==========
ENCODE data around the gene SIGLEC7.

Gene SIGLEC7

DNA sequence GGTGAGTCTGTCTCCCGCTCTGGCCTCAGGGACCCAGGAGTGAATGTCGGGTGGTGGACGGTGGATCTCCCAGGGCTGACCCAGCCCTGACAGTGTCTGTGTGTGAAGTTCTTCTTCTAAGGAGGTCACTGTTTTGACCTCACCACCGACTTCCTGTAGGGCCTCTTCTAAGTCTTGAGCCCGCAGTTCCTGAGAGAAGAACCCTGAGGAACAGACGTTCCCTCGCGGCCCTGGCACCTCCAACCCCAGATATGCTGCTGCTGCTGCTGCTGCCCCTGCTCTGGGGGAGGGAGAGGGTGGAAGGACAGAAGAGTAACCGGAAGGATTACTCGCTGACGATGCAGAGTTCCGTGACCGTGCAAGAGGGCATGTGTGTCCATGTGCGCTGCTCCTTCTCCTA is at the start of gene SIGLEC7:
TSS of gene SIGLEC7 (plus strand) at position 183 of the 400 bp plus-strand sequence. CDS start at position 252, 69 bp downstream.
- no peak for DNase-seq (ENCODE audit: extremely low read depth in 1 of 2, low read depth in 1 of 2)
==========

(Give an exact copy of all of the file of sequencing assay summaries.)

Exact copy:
ENCODE data around the gene SIGLEC7.

Gene SIGLEC7

DNA sequence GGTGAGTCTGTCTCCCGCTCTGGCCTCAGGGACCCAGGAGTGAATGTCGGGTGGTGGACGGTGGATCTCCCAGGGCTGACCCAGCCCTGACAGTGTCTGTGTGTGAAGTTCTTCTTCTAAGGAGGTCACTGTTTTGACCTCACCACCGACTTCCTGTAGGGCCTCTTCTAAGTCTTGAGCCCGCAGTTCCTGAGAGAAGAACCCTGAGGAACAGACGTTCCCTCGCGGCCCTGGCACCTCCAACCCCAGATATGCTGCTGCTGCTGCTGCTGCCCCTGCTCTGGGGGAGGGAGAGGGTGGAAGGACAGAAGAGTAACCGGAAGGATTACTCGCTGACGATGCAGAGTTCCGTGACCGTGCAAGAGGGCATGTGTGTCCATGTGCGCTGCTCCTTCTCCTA is at the start of gene SIGLEC7:
TSS of gene SIGLEC7 (plus strand) at position 183 of the 400 bp plus-strand sequence. CDS start at position 252, 69 bp downstream.
- no peak for DNase-seq (ENCODE audit: extremely low read depth in 1 of 2, low read depth in 1 of 2)